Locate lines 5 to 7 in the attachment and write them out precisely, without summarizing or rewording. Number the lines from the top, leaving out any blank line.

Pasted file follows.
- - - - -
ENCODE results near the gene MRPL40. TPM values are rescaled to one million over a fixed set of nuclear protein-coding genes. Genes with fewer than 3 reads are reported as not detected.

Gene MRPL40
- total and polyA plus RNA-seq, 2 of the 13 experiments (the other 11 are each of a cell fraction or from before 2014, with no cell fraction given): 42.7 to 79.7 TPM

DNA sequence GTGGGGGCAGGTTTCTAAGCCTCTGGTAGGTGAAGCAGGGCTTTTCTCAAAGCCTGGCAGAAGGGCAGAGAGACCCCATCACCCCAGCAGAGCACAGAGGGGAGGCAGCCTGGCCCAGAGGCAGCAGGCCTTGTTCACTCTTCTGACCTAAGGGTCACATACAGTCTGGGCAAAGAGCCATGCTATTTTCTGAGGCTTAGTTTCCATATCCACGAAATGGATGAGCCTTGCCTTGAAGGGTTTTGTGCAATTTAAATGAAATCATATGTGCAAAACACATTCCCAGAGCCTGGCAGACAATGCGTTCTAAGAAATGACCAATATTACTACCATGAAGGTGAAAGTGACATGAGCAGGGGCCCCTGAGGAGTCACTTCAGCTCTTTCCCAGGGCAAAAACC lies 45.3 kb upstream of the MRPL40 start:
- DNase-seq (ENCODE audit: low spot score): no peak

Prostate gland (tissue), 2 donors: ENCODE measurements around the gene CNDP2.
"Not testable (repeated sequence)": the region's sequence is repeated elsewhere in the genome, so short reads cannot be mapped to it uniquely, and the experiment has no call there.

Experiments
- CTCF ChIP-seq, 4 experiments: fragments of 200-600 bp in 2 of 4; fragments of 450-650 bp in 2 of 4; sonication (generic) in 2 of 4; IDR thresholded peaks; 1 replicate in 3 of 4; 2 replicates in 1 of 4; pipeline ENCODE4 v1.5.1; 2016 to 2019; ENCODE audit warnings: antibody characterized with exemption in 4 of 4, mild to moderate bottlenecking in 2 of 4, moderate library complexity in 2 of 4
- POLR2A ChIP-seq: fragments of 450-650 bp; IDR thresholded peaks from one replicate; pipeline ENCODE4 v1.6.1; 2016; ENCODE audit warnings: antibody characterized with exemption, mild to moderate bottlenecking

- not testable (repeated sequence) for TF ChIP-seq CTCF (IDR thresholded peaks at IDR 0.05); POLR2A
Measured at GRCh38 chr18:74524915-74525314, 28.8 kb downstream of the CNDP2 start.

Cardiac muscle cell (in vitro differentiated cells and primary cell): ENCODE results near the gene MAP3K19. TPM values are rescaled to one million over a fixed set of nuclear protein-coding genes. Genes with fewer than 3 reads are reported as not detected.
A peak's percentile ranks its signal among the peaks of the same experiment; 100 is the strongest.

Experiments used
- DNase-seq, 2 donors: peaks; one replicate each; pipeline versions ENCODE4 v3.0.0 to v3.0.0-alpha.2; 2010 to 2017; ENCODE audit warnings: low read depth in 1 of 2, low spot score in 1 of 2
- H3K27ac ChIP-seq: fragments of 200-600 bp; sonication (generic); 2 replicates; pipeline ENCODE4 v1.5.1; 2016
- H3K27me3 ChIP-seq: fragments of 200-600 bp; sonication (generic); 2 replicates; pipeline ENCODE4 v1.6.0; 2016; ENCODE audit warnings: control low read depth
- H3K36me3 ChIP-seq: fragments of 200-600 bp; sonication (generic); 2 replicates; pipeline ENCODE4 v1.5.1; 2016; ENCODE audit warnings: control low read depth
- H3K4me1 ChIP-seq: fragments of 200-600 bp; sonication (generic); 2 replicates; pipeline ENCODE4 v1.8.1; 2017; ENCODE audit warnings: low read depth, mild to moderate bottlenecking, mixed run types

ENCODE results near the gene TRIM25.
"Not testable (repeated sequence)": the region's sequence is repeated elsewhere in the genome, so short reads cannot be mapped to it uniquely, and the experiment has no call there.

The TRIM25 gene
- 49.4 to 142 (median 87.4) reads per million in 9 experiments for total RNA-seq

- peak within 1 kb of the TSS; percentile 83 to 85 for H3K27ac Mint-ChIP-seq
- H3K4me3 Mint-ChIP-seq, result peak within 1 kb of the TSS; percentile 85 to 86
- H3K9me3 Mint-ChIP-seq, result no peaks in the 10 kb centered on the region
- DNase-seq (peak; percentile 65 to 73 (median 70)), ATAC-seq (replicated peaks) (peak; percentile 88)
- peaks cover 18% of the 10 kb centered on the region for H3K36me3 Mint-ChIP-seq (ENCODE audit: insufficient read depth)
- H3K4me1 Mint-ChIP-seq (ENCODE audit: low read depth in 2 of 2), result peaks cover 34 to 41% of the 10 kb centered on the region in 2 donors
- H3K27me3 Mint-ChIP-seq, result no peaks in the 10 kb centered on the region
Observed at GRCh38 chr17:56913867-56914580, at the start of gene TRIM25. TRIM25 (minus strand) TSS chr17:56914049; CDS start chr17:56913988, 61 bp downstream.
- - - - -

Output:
- DNase-seq (ENCODE audit: low spot score): no peak

Prostate gland (tissue), 2 donors: ENCODE measurements around the gene CNDP2.
"Not testable (repeated sequence)": the region's sequence is repeated elsewhere in the genome, so short reads cannot be mapped to it uniquely, and the experiment has no call there.